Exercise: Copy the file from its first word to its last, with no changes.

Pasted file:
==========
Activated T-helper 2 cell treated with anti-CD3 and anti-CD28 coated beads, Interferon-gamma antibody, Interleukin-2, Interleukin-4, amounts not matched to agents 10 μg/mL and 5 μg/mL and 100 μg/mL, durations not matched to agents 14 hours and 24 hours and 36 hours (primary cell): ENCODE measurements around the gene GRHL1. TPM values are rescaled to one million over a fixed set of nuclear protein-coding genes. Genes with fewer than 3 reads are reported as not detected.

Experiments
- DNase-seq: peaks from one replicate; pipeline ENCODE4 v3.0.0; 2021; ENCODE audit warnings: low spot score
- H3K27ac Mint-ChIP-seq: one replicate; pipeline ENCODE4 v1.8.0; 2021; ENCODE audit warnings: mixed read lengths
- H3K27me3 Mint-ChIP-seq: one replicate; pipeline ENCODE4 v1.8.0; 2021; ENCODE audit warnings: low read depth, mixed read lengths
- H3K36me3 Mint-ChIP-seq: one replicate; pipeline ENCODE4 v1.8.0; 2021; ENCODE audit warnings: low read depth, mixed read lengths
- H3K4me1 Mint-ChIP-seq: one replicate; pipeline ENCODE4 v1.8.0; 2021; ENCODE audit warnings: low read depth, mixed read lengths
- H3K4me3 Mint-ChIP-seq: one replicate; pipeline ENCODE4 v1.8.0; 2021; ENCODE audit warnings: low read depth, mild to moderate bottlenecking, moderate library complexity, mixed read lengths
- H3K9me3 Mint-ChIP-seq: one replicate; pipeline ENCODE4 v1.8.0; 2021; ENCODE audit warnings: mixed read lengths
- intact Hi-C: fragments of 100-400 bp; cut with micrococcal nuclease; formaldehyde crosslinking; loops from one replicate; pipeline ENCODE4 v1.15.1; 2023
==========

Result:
Activated T-helper 2 cell treated with anti-CD3 and anti-CD28 coated beads, Interferon-gamma antibody, Interleukin-2, Interleukin-4, amounts not matched to agents 10 μg/mL and 5 μg/mL and 100 μg/mL, durations not matched to agents 14 hours and 24 hours and 36 hours (primary cell): ENCODE measurements around the gene GRHL1. TPM values are rescaled to one million over a fixed set of nuclear protein-coding genes. Genes with fewer than 3 reads are reported as not detected.

Experiments
- DNase-seq: peaks from one replicate; pipeline ENCODE4 v3.0.0; 2021; ENCODE audit warnings: low spot score
- H3K27ac Mint-ChIP-seq: one replicate; pipeline ENCODE4 v1.8.0; 2021; ENCODE audit warnings: mixed read lengths
- H3K27me3 Mint-ChIP-seq: one replicate; pipeline ENCODE4 v1.8.0; 2021; ENCODE audit warnings: low read depth, mixed read lengths
- H3K36me3 Mint-ChIP-seq: one replicate; pipeline ENCODE4 v1.8.0; 2021; ENCODE audit warnings: low read depth, mixed read lengths
- H3K4me1 Mint-ChIP-seq: one replicate; pipeline ENCODE4 v1.8.0; 2021; ENCODE audit warnings: low read depth, mixed read lengths
- H3K4me3 Mint-ChIP-seq: one replicate; pipeline ENCODE4 v1.8.0; 2021; ENCODE audit warnings: low read depth, mild to moderate bottlenecking, moderate library complexity, mixed read lengths
- H3K9me3 Mint-ChIP-seq: one replicate; pipeline ENCODE4 v1.8.0; 2021; ENCODE audit warnings: mixed read lengths
- intact Hi-C: fragments of 100-400 bp; cut with micrococcal nuclease; formaldehyde crosslinking; loops from one replicate; pipeline ENCODE4 v1.15.1; 2023